Liked by 1 person

  2. This is a wonderful post and I love the drawings. You are right on about faith dwindling and self-reliance a growing trend. I think we should allow for both. To think that our life is predetermined is no motivator. But believing in something is like a faint trail we can barely see but follow. Some forks and rights and lefts are on the trail and we must pick which ones to follow. The true balance is recognizing your strengths and limitations at the same time and see how far it can take you I suppose. Thank you for sharing

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  3. MY problem with inspirational quotes is that a lot of them are just subtle victim-blaming: “The only disability is a bad attitude” and “Nothing is impossible if you try hard enough.” (No matter what the intent of the person sharing such “inspirational” quotes, the implication is that if you are unable to do something, it’s your fault: Have legs that don’t work and need a wheelchair? It’s your fault you aren’t walking and dancing — you could do those things if you just TRIED HARDER. Don’t drive a car because you’re legally blind? Well, it’s just your bad attitude that makes this an issue — if you cheered up and stopped being Mr. Negative, your eyes would get better in no time.) What probably sounds — to SOME people — like an encouragement not to give up whenever the going gets tough… Well, it sounds completely different to someone who’s struggling with challenges that don’t go away — will NEVER go away — just because they smile and persevere.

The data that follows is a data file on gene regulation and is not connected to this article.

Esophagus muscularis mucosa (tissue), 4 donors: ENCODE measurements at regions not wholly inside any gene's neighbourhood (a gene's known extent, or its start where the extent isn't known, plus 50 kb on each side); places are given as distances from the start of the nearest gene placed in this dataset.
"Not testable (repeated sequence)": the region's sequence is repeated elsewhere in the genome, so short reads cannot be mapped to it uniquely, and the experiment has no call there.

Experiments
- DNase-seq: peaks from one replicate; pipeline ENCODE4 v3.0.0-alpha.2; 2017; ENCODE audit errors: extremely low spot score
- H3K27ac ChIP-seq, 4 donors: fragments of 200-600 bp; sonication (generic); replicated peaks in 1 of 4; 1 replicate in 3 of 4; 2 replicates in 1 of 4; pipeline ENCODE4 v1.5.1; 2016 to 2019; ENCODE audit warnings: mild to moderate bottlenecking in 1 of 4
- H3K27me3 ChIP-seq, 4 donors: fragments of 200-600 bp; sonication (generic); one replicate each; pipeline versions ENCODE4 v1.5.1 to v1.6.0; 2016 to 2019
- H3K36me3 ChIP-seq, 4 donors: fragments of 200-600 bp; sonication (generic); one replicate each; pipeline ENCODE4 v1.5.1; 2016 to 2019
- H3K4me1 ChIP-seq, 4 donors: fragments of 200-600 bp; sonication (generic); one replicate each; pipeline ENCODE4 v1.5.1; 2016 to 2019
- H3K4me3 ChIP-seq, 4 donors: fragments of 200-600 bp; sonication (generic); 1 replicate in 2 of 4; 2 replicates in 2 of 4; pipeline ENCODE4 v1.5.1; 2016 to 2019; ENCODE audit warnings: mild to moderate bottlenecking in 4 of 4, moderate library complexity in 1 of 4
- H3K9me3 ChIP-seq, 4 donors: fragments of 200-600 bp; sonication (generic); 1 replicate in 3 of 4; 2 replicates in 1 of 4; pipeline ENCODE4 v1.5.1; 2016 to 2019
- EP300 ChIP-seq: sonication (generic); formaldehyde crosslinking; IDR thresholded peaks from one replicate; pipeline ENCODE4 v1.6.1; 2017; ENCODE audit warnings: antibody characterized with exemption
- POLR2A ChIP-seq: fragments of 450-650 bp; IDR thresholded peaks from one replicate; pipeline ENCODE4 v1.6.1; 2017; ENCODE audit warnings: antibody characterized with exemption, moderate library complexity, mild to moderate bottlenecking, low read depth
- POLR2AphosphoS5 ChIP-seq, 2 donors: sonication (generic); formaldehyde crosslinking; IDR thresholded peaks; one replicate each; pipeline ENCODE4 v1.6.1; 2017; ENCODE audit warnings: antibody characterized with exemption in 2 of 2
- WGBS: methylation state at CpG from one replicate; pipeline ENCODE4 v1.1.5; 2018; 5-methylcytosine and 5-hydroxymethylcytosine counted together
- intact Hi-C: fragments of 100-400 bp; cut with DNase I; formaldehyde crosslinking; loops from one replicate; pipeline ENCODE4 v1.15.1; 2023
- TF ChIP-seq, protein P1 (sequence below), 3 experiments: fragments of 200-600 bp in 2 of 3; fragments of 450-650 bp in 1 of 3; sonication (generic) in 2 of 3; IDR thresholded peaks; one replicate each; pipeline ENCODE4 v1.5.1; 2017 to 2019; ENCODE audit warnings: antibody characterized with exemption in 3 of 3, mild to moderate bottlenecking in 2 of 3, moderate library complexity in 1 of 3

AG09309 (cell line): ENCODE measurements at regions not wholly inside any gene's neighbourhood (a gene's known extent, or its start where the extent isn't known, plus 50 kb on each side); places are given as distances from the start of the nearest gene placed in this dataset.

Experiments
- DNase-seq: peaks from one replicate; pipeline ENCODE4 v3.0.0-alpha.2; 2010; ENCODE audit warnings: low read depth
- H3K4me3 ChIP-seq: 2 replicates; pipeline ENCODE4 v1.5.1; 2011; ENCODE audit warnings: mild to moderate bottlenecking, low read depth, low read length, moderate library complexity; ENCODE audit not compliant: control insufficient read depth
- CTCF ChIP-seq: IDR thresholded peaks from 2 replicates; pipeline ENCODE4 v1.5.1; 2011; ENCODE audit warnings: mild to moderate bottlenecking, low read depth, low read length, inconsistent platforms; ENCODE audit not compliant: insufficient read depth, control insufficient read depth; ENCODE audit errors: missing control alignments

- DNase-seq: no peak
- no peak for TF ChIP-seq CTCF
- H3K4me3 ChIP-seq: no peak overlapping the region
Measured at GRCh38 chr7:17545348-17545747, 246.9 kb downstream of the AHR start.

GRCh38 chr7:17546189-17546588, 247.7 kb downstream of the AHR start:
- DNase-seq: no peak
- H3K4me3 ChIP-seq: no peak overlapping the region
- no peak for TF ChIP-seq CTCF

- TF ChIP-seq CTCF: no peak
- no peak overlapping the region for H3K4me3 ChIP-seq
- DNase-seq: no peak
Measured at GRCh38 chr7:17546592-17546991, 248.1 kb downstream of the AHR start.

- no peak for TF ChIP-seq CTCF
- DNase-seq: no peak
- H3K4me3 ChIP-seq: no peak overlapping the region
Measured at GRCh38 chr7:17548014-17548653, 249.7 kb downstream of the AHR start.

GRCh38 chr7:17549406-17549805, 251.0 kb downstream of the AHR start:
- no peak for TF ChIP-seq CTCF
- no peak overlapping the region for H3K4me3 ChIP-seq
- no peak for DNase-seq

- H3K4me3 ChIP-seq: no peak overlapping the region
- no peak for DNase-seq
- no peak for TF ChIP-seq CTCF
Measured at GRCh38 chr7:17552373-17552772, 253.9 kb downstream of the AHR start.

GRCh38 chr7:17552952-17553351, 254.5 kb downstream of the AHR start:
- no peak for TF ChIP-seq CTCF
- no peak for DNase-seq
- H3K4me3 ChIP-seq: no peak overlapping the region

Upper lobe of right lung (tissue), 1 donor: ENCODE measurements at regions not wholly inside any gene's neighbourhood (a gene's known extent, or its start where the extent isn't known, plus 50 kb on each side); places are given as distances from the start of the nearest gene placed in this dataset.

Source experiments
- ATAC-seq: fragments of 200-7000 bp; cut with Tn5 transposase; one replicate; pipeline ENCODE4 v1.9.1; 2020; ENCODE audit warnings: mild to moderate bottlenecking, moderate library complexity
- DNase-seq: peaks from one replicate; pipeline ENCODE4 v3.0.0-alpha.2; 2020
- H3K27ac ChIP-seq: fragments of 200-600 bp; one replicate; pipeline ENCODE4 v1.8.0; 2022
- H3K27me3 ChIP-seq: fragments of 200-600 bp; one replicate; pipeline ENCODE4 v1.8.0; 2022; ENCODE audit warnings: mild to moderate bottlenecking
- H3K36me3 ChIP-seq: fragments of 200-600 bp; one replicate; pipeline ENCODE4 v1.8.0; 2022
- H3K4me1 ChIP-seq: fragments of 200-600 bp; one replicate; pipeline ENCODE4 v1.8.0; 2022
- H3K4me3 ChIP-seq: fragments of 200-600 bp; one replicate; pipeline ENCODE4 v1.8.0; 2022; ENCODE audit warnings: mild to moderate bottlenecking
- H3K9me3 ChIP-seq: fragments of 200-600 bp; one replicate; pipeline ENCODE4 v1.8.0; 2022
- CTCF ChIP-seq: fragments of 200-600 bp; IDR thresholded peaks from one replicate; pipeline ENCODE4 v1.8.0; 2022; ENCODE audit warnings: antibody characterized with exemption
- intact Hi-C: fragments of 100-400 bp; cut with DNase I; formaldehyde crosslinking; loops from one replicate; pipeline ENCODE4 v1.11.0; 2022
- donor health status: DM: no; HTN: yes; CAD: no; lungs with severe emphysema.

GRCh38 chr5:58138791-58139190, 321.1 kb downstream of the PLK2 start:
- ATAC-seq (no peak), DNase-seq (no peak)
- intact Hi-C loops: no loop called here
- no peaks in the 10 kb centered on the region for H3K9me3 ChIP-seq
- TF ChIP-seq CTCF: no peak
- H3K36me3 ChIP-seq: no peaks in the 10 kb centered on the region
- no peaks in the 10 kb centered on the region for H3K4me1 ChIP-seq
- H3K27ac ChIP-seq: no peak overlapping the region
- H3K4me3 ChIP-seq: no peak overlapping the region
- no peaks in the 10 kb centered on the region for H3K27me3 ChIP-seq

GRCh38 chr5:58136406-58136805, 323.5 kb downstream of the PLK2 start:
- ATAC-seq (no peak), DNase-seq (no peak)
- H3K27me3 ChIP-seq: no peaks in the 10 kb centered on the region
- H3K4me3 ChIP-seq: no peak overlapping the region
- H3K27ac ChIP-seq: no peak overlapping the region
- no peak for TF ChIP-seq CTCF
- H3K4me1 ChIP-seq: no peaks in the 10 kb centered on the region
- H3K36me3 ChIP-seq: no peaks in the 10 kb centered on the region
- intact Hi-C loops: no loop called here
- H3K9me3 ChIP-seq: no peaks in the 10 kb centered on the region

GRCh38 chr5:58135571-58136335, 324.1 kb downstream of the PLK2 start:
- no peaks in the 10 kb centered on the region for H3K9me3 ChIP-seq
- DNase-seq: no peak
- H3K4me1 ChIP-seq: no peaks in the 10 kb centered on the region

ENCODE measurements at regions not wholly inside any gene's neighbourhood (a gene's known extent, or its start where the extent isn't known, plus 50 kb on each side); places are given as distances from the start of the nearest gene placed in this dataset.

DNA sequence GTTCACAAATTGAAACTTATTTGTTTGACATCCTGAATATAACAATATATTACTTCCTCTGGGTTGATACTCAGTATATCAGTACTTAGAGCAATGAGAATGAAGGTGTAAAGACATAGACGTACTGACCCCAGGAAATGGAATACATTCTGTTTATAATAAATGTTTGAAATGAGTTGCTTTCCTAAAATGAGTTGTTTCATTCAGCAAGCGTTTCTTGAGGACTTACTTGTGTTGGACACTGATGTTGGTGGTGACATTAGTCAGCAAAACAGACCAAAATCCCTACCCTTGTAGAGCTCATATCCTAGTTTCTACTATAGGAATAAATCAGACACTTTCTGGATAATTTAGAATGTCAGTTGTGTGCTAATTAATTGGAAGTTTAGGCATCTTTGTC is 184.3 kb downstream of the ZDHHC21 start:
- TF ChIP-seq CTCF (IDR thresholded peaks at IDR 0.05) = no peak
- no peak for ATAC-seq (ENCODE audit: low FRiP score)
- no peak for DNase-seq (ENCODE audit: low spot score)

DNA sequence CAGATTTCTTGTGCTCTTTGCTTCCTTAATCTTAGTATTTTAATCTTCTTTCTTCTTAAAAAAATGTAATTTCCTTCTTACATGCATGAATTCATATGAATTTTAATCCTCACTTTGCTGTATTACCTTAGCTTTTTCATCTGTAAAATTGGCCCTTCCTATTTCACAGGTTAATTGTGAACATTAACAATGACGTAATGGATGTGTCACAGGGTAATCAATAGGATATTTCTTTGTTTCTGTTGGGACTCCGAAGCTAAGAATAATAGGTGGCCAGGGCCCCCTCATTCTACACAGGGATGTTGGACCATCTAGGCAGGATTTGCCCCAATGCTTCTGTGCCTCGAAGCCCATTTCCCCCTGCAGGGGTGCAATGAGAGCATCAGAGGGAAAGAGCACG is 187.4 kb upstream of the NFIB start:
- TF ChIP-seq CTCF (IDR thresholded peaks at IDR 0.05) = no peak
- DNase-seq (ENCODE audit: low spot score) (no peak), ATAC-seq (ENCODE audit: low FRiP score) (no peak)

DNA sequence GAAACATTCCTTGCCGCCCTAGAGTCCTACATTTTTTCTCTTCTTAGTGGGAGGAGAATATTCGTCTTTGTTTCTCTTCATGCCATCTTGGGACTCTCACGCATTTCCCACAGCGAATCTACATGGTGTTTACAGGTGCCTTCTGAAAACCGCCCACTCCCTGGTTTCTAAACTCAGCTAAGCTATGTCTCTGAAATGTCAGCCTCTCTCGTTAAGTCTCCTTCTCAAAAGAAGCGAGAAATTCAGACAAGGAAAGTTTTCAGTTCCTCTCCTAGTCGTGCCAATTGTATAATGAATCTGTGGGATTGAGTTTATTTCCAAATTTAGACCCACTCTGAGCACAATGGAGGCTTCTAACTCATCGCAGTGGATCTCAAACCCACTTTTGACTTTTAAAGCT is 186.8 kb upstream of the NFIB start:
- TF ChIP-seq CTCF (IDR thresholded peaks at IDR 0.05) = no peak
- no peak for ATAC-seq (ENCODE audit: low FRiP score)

(I don’t do New Year’s resolutions. If I want to make a change in my life, I can do that whenever I choose, and there’s nothing special about January. In fact, given how cold weather and lack of sunlight affect a lot of people, new resolutions have a better change of sticking if they’re made in, say, May or June. That gives you all summer — sunlight is known to improve mood and mental clarity — to form a habit before you have to try KEEPING it when the season itself is adding stress. …And now I wonder if New Year’s resolutions are better kept in Australia, where they have January and summer at the same time.)

    Liked by 2 people

    1. I have a chronic illness and a couple of other medical events that popped up randomly and turned my life upside-down, and I super feel this. Life is hard. Things get tough. Bad things happen due to external forces you have no control over. Yes, a good attitude can help you cope with that. No, a good attitude won’t fix it or make it go away.

      (Also, I am Australian. I don’t do new year’s resolutions either, so I can’t tell you from personal experience if the weather helps, but it is still generally accepted over here that however good your intentions, new year’s resolutions fail after a couple of weeks. So probably not, unfortunately.)

      Liked by 1 person

  4. Love the drawings illustrating your point. 🙂 I totally get what you’re saying and agree with your assessment of setbacks and expectations for the year. I’ve found the best way to succeed in whatever you’re trying to do is take it one day at a time, and a little every day. That way, you have accomplished something. 😀

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  5. Don’t want to get too philosophical here but maybe part of the transition has to do with realizing that the higher power so to speak is partly ingrained in us. We have some of the divine in us in the form of creativity, etc as many philosophies point out.
    So how I see it is: yes, we are capable and powerful to a pretty scary level but that’s just a glimpse of the divine. And it implies an overwhelming deal of responsibility along with surrender to the universe.

    Dammit. Couldn’t help but get too philosophical again.

    Excuse me lol

    Liked by 1 person

  6. I feel like you do about inspirational quotes. I kind of like them, but feel burdened by their expectations. Don’t I have enough emotional baggage already without some arbitrary piece of wisdom piling on? I mean, really…